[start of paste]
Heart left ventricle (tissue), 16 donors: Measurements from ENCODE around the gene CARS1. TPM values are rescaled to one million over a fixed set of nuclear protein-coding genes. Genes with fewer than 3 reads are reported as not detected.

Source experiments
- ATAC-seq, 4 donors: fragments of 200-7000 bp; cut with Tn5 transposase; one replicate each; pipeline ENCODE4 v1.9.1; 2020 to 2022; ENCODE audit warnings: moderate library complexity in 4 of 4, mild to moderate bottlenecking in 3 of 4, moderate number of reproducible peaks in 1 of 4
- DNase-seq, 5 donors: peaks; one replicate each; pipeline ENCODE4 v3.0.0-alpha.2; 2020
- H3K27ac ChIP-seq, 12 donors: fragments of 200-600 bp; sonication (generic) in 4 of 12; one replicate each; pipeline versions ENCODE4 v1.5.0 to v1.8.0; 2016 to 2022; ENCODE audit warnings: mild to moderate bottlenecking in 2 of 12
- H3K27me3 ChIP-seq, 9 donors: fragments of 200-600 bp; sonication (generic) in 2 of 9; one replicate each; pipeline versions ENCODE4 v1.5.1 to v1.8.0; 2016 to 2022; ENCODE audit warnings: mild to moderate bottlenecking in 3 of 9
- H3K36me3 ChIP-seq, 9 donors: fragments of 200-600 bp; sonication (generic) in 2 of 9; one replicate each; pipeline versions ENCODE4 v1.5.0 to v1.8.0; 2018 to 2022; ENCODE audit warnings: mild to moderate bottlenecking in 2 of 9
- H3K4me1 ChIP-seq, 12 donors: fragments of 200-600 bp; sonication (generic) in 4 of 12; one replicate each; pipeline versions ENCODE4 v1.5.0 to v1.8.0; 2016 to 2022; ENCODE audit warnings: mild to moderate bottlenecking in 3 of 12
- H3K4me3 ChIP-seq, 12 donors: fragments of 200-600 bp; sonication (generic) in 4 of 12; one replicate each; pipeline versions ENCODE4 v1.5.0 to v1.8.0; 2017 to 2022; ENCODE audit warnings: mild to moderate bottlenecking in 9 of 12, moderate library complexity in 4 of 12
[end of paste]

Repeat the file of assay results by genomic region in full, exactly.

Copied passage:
Heart left ventricle (tissue), 16 donors: Measurements from ENCODE around the gene CARS1. TPM values are rescaled to one million over a fixed set of nuclear protein-coding genes. Genes with fewer than 3 reads are reported as not detected.

Source experiments
- ATAC-seq, 4 donors: fragments of 200-7000 bp; cut with Tn5 transposase; one replicate each; pipeline ENCODE4 v1.9.1; 2020 to 2022; ENCODE audit warnings: moderate library complexity in 4 of 4, mild to moderate bottlenecking in 3 of 4, moderate number of reproducible peaks in 1 of 4
- DNase-seq, 5 donors: peaks; one replicate each; pipeline ENCODE4 v3.0.0-alpha.2; 2020
- H3K27ac ChIP-seq, 12 donors: fragments of 200-600 bp; sonication (generic) in 4 of 12; one replicate each; pipeline versions ENCODE4 v1.5.0 to v1.8.0; 2016 to 2022; ENCODE audit warnings: mild to moderate bottlenecking in 2 of 12
- H3K27me3 ChIP-seq, 9 donors: fragments of 200-600 bp; sonication (generic) in 2 of 9; one replicate each; pipeline versions ENCODE4 v1.5.1 to v1.8.0; 2016 to 2022; ENCODE audit warnings: mild to moderate bottlenecking in 3 of 9
- H3K36me3 ChIP-seq, 9 donors: fragments of 200-600 bp; sonication (generic) in 2 of 9; one replicate each; pipeline versions ENCODE4 v1.5.0 to v1.8.0; 2018 to 2022; ENCODE audit warnings: mild to moderate bottlenecking in 2 of 9
- H3K4me1 ChIP-seq, 12 donors: fragments of 200-600 bp; sonication (generic) in 4 of 12; one replicate each; pipeline versions ENCODE4 v1.5.0 to v1.8.0; 2016 to 2022; ENCODE audit warnings: mild to moderate bottlenecking in 3 of 12
- H3K4me3 ChIP-seq, 12 donors: fragments of 200-600 bp; sonication (generic) in 4 of 12; one replicate each; pipeline versions ENCODE4 v1.5.0 to v1.8.0; 2017 to 2022; ENCODE audit warnings: mild to moderate bottlenecking in 9 of 12, moderate library complexity in 4 of 12